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Buffer Busy Waits and DML Contention
Oracle Tips by Burleson
 

When multiple tasks want to insert or update rows in a table, there may be contention in the segment header for the table. This contention can manifest itself as a buffer busy wait or a freelist wait. Let’s look at some queries that can be run to identify these contention conditions. You are now ready to understand how they occur at the table and index levels.

Oracle keeps a v$ view called v$waitstat and the stats$waitstat table for monitoring wait events. The following query shows how many times Oracle has waited for a freelist to become available. As you can see, it does not tell you which freelists are experiencing the contention problems:

SELECT CLASS, COUNT
FROM V$WAITSTAT
WHERE CLASS = 'free list';

    CLASS                           COUNT
---------------                  ------------
  free list                         383

The main problem with the v$waitstat view and the stats$waitstat table is that they only keep the wait statistics for the whole database and do not distinguish waits by table or index name. Here, you can see that Oracle had to wait 383 times for a table freelist to become available. This could represent a wait of 383 times on the same table or perhaps a single wait for 83 separate tables. While 383 seems to be a large number, remember that Oracle can perform hundreds of I/Os each second, so 383 could be quite insignificant to the overall system. In any case, if you suspect that you know which table’s freelist is having the contention, the table can be exported, dropped, and redefined to have more freelists. While an extra freelist consumes more of Oracle’s memory, additional freelists can help throughput on tables that have lots of insert statements. Generally, you should define extra freelists only on those tables that will have many concurrent update operations.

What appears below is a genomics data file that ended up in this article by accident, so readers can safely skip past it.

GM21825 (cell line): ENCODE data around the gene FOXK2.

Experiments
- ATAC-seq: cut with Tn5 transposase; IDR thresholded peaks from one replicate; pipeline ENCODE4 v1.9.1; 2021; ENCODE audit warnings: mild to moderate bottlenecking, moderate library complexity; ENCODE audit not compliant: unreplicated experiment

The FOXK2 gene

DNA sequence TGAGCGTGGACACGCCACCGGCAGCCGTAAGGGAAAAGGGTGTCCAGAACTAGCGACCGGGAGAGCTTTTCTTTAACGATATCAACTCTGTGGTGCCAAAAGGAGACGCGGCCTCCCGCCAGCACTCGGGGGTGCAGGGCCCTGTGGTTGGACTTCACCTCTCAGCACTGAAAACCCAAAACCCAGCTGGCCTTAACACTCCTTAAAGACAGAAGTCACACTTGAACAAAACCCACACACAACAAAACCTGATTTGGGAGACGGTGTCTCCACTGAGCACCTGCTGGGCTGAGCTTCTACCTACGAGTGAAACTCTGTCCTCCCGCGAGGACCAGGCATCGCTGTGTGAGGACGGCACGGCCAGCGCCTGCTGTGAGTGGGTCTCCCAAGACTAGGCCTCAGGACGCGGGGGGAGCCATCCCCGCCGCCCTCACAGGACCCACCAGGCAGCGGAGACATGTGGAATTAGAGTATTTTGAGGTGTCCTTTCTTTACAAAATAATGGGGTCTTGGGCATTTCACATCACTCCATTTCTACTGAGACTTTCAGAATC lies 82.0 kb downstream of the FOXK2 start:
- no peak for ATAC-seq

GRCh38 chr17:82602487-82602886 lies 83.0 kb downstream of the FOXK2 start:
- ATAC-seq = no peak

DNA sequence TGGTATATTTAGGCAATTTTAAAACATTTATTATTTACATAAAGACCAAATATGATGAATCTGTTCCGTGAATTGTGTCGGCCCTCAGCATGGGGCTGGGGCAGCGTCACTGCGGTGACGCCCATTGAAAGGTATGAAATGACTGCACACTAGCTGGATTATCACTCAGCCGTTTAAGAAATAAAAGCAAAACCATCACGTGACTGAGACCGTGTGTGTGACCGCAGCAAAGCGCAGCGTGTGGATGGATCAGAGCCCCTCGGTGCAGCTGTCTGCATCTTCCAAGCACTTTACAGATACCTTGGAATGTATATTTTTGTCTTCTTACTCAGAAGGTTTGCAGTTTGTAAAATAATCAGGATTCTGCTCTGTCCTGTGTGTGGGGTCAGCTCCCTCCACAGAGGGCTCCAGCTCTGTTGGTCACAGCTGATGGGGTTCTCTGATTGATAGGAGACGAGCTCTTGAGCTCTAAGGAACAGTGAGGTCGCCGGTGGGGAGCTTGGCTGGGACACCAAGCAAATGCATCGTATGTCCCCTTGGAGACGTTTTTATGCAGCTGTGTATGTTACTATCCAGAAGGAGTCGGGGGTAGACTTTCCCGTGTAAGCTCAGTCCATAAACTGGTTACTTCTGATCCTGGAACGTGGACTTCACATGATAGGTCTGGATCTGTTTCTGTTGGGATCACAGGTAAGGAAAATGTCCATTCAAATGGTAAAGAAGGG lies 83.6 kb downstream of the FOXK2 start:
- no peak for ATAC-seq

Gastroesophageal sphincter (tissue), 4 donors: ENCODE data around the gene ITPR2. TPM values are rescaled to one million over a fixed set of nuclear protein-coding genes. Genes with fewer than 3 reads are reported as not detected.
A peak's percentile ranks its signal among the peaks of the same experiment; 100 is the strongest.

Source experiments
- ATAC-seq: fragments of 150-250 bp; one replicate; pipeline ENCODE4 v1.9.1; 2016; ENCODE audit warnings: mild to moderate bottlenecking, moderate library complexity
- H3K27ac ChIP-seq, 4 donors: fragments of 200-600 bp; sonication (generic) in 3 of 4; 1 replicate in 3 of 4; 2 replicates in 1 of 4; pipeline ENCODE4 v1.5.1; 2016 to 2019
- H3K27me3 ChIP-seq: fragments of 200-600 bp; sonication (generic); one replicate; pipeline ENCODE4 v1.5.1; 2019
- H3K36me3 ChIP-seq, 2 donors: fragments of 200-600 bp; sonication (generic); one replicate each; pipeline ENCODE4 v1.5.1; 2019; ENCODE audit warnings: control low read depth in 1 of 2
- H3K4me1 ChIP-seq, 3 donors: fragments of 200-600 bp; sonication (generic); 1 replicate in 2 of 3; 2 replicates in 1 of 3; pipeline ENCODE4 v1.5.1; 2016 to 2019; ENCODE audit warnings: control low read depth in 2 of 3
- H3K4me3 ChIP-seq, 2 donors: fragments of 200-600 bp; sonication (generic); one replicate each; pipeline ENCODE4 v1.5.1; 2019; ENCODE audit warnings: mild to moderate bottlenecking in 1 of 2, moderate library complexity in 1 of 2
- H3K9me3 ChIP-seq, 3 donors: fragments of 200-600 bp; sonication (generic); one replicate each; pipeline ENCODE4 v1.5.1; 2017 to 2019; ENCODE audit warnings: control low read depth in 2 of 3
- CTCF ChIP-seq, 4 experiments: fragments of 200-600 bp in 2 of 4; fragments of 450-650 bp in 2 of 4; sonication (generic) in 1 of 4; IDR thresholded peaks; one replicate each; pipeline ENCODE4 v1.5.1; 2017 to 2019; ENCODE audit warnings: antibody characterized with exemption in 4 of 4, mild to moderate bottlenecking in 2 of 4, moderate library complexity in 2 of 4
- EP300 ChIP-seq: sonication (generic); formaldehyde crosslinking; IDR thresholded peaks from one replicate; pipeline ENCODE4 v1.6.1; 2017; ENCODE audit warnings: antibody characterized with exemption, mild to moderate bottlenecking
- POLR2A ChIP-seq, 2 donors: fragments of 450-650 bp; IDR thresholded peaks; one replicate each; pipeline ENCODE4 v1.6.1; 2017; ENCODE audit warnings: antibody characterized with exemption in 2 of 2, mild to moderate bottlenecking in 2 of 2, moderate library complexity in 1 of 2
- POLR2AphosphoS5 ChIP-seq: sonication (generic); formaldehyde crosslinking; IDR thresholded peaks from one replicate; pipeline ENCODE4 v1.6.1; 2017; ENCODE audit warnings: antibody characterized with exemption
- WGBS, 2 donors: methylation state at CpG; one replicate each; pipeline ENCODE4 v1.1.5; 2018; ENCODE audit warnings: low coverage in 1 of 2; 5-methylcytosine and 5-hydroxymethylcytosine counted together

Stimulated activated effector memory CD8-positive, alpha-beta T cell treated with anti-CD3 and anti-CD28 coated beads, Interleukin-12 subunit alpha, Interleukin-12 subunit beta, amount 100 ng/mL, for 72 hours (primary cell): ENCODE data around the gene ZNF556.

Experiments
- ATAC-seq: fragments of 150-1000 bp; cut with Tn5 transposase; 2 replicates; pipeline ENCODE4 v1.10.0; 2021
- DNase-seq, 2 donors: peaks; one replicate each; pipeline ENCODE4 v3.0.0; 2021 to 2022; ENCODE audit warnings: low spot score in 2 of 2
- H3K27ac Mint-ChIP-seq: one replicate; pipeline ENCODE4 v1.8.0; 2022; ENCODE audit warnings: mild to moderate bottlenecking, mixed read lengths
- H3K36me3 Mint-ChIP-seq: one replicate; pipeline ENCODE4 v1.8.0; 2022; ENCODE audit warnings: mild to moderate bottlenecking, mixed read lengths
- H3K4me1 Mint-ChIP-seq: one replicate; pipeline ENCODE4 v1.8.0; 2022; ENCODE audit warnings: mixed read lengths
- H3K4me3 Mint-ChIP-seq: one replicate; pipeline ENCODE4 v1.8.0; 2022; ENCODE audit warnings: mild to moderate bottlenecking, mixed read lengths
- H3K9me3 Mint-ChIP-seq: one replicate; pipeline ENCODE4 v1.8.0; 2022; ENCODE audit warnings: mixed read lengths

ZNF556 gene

Using STATSPACK to Find DML Wait Contention

Now let’s look at how STATSPACK can identify these wait conditions for concurrent DML. The stats$waitstat table contains a historical listing of all wait events. The stats$waitstat contain the following classes:

SQL> select distinct class from stats$waitstat

CLASS
------------------
bitmap block
bitmap index block
data block
extent map
free list
save undo block
save undo header
segment header
sort block
system undo block
system undo header
undo block
undo header
unused


rpt_waitstat.sql

set pages 999;
set lines 80;

column mydate heading 'Yr. Mo Dy Hr'     format a13;
column class                              format a20;
column wait_count                         format 999,999;
column time                               format 999,999,999;
column avg_wait_secs                      format 99,999;

break on to_char(snap_time,'yyyy-mm-dd') skip 1;

select
   to_char(snap_time,'yyyy-mm-dd HH24')           mydate,
   e.class,
   e.wait_count - nvl(b.wait_count,0)             wait_count,
   e.time - nvl(b.time,0)                         time
from
   stats$waitstat     b,
   stats$waitstat     e,
   stats$snapshot     sn

where
   e.snap_id = sn.snap_id
and
   b.snap_id = e.snap_id-1
and
   b.class = e.class
and
(
   e.wait_count - b.wait_count  > 1
   or
   e.time - b.time > 1
)
;

Here is a sample report from this query. Here we see a list of all wait events and the object of the wait. This information can sometimes provide insight into a contention problem within Oracle.

Yr. Mo Dy Hr CLASS                WAIT_COUNT         TIME
------------- -------------------- ---------- ------------
2000-12-20 11 data block                    2            0
2000-12-20 12 data block                   21            0
2000-12-20 12 undo header                   5            0
2000-12-20 13 data block                  407            0
2000-12-20 13 segment header                3            0